The writer states first that “My initial angry reaction was that we should kill 100 Arabs, 10 each for her, her husband, her children and her parents. But that would have little effect, since, as they [the Palestinians] often remind us, they love death as we love life.”
As horrifying as the tragic death of Dafna is, it is beyond comprehension that the writer’s first thought is to kill 100 Palestinians to avenge her. Since “Palestinians love death,” there would be no point in killing 100 Palestinians for one Israeli, because by his own logic they prefer death over life, and therefore the lives of 100 Palestinians are worthless. Instead, he advocates that “collective punishment is appropriate here because there is collective guilt. His [the criminal’s] village and his people praise terrorists and make heroes out of them.”
What is unfathomable is how revenge and retribution could presumably reduce the vicious cycle of violence that has been consuming both sides for nearly seven decades. The sentiment of this writer wanting to kill yet more innocent people stands in stark contrast to Jewish morals, pointedly expressed by the victim’s husband, who tearfully stated “I am not angry at anyone. We don’t fill ourselves with that. We don’t curse Arabs…we’re not people who hate.”
Just like Dafna’s husband, the Palestinian father whose son, Mohammed Abu Khdeir, was kidnapped and burned alive in July 2014 by three Israelis, said: “They burned him [his son Mohammed] once, but we burn every day. My Jewish customers ask me if I hate them. I tell them I don’t. I hate those who did this. I ask you to punish them in the most severe way.”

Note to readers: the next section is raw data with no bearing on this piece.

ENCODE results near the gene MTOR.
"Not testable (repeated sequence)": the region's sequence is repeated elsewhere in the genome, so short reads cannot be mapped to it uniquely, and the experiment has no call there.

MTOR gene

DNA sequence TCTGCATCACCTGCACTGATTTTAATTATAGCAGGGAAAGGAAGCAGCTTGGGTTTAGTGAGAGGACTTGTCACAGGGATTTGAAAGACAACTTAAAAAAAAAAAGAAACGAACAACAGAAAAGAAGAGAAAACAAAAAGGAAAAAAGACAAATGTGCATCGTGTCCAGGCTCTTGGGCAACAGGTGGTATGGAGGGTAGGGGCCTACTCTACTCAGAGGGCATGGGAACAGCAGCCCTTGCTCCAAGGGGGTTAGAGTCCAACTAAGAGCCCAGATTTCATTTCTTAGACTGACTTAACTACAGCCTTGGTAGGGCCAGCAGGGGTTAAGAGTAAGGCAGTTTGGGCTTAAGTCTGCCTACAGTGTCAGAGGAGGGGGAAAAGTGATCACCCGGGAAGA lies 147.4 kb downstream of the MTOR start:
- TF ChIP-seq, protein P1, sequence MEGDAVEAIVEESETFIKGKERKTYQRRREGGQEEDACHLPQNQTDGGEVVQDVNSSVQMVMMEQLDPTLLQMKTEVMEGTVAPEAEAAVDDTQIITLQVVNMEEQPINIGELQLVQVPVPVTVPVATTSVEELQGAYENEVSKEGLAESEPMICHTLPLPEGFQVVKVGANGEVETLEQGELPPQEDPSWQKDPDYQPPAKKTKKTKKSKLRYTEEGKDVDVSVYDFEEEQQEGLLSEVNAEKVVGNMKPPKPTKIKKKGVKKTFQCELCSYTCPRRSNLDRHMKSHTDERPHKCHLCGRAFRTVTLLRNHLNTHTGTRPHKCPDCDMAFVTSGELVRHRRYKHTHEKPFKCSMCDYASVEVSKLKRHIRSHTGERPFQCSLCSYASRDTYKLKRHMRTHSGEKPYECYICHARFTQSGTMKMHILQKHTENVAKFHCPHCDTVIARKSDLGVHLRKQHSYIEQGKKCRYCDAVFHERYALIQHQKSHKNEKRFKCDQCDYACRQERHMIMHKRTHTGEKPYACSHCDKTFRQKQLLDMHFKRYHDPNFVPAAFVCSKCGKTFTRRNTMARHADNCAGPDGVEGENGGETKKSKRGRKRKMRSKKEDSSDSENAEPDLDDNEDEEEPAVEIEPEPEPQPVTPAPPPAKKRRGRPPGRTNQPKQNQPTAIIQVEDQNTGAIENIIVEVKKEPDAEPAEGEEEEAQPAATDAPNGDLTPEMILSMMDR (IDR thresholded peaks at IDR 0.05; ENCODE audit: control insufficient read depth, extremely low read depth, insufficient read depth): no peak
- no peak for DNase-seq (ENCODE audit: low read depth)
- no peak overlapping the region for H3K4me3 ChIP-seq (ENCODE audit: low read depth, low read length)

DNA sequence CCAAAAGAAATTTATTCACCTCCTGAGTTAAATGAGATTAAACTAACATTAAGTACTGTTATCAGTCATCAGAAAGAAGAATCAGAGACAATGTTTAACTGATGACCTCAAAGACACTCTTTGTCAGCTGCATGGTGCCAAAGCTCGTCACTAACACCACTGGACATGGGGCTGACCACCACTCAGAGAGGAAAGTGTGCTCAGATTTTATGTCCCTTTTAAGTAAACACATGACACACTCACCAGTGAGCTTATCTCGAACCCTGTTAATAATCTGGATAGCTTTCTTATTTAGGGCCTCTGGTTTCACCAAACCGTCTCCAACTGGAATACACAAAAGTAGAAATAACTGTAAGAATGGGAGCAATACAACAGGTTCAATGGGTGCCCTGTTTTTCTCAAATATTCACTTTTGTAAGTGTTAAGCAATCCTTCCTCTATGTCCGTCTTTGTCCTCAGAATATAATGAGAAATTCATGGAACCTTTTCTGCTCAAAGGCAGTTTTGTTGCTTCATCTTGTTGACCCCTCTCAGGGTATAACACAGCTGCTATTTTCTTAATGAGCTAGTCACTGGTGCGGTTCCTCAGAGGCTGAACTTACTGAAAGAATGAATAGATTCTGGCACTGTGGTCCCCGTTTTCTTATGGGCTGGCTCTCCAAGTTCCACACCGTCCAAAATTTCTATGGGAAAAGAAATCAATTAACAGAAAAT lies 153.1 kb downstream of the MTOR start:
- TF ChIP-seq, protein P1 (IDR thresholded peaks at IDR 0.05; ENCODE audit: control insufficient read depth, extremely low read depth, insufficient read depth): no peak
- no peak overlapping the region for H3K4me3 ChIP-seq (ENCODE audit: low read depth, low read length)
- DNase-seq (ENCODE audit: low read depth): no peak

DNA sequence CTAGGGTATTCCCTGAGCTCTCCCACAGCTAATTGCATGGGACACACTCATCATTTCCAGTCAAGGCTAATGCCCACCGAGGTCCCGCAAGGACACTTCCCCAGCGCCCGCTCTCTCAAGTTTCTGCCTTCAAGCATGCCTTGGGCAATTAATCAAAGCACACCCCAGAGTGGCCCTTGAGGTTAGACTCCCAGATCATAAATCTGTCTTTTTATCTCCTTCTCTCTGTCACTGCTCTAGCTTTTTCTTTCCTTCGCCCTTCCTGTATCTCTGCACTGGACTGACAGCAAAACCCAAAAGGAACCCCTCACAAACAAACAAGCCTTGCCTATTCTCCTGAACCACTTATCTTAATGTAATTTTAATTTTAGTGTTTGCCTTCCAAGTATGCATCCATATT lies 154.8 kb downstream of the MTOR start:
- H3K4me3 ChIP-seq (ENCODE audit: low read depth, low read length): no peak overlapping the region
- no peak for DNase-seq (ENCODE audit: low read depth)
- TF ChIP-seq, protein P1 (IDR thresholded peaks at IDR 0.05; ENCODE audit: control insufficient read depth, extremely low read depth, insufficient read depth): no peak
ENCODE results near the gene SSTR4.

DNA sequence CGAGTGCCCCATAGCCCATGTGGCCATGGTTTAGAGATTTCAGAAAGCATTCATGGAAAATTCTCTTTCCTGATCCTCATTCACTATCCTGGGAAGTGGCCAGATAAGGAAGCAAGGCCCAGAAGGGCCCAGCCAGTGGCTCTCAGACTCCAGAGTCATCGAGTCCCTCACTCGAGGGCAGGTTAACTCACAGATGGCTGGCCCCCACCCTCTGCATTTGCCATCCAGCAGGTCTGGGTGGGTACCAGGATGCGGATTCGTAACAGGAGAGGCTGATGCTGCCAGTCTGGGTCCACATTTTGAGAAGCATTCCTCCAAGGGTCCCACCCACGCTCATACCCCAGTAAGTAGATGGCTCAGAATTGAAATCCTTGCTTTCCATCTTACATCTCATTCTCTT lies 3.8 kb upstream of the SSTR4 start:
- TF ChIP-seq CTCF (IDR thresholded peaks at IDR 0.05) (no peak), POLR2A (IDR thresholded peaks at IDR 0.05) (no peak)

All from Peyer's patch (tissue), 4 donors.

The fact that these aggrieved persons—Israeli and Palestinian—could display such humanity and strength in a time of profound pain and agony should provide an example for all Israelis and Palestinians alike. Calling for collective revenge not only demonstrates the moral insolvency of this writer, but also invites other acts of revenge that will only leave behind more Jewish and Palestinian widowers and orphans.
By what moral standard can this writer justify the killing of hundreds of innocent Palestinian men, women, and children, even if they praised the killer for his atrocious murder? How would this writer react if the Palestinians murdered in cold blood one hundred Israelis because they cheered the killing of one Palestinian by an Israeli?
While the concept of death may be perceived differently among certain Palestinians, the writer completely disregards even the notion that a member of a Palestinian family—a husband, mother, son, or grandparent—is a human being who feels just as deep as any Israeli agonizing in pain and despair over the loss of a loved one.
This writer, like many other Israelis, conveniently ignores the fact that committing horrifying crimes is not an exclusive phenomenon to the Palestinians. What about the 21 year-old Israeli, Amiram Ben-Uliel from the West Bank settlement of Karmei Zur, who threw a firebomb into a house while a family was asleep, killing an 18 month-old baby and his parents?